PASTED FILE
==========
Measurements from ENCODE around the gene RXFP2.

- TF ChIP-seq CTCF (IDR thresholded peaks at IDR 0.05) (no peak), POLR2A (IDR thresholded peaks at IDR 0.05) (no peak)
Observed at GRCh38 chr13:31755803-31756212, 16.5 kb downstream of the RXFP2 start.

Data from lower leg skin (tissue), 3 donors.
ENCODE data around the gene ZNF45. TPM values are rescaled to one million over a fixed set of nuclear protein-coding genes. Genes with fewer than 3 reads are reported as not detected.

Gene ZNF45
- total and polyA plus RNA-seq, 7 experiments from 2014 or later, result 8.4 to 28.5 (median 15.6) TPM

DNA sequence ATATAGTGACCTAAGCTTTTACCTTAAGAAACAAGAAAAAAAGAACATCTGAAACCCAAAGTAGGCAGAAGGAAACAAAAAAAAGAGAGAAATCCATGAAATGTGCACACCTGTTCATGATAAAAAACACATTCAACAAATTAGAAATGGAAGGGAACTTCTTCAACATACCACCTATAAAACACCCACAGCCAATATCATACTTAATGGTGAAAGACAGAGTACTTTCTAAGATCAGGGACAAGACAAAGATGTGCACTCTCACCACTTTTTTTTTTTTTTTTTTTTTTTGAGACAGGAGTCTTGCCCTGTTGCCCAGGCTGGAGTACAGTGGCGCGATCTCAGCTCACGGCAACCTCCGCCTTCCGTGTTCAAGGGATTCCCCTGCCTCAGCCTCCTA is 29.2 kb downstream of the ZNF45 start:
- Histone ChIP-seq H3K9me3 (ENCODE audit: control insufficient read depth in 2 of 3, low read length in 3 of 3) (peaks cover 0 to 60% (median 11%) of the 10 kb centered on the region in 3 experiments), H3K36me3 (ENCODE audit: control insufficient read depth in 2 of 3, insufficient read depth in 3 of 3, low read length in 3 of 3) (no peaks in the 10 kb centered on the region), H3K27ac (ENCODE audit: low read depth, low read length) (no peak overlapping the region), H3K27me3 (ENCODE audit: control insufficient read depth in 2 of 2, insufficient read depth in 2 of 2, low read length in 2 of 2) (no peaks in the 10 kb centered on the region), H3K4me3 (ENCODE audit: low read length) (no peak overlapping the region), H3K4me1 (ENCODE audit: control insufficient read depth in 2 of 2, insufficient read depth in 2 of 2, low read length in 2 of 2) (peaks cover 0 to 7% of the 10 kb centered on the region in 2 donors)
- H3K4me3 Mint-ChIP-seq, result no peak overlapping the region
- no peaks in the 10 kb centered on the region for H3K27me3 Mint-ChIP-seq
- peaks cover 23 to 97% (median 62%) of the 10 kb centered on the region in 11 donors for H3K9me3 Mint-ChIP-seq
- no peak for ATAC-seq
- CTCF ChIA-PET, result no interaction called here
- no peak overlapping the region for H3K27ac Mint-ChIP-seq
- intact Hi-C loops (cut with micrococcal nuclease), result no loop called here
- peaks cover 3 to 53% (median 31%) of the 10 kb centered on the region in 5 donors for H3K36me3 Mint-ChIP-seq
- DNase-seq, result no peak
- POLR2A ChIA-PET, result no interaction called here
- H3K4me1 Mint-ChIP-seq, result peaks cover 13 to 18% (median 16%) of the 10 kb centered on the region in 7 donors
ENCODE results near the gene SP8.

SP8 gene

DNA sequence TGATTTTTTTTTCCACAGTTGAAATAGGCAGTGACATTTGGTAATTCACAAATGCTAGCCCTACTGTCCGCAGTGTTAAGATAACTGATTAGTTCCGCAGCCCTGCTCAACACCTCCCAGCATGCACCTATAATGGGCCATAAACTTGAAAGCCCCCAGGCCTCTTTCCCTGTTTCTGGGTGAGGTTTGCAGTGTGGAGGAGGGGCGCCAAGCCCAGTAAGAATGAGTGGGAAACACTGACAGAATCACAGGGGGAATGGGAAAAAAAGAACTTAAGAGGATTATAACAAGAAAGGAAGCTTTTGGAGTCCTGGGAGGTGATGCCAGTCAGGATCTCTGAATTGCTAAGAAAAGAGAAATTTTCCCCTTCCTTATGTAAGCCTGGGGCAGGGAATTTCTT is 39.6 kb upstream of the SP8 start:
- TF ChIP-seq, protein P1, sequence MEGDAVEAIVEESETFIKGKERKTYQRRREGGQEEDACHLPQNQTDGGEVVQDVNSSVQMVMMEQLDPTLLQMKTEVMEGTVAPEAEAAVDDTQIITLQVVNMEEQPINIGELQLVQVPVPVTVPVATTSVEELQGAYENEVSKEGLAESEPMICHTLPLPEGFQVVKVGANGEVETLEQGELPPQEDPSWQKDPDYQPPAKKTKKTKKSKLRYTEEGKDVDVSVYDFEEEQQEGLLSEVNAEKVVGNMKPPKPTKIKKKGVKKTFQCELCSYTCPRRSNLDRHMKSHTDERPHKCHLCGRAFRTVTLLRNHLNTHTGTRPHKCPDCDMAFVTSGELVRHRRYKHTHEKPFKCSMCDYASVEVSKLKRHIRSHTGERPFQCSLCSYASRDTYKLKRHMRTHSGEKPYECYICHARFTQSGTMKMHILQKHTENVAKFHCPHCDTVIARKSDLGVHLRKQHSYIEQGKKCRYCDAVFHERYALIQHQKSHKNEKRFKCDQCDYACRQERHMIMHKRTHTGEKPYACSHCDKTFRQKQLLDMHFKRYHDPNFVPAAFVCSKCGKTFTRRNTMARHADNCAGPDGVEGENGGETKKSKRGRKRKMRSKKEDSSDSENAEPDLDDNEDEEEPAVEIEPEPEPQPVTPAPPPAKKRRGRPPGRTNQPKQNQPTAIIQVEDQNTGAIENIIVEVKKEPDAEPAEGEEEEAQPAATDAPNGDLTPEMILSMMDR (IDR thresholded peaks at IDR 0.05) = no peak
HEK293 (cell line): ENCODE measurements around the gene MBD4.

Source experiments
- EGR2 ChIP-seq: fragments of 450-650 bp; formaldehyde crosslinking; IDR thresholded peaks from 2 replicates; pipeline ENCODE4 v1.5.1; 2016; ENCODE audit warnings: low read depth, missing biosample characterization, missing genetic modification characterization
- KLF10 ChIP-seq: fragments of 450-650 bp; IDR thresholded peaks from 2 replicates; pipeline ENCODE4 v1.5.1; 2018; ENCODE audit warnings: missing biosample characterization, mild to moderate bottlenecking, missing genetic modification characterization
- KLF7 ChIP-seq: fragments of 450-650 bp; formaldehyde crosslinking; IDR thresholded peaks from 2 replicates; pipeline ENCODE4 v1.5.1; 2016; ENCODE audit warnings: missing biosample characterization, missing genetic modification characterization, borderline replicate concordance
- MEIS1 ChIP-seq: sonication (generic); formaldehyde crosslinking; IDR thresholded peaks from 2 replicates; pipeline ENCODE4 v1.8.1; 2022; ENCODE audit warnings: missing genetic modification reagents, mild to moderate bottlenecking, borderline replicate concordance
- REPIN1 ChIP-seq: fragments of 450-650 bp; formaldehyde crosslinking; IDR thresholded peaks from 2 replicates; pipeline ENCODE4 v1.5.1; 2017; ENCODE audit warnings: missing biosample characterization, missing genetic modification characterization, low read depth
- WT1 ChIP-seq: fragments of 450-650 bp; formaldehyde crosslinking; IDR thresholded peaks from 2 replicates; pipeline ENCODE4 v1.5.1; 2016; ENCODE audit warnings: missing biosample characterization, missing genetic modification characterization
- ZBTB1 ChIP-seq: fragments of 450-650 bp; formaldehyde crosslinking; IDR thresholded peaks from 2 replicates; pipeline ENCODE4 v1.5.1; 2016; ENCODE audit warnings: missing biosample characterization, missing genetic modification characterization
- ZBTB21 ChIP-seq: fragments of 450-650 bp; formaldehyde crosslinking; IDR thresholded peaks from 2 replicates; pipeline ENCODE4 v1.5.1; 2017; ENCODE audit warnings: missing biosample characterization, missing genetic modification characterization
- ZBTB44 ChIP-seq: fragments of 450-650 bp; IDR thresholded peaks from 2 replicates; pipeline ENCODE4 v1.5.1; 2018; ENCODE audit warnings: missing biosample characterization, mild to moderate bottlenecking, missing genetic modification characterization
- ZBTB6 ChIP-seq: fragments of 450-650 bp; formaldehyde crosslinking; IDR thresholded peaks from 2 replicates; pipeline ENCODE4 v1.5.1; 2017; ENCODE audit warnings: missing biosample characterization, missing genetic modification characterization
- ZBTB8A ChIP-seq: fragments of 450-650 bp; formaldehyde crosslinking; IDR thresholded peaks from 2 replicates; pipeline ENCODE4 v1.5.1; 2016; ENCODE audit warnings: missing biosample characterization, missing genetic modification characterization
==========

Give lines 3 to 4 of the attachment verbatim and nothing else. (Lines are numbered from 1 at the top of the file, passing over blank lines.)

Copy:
Observed at GRCh38 chr13:31755803-31756212, 16.5 kb downstream of the RXFP2 start.

Data from lower leg skin (tissue), 3 donors.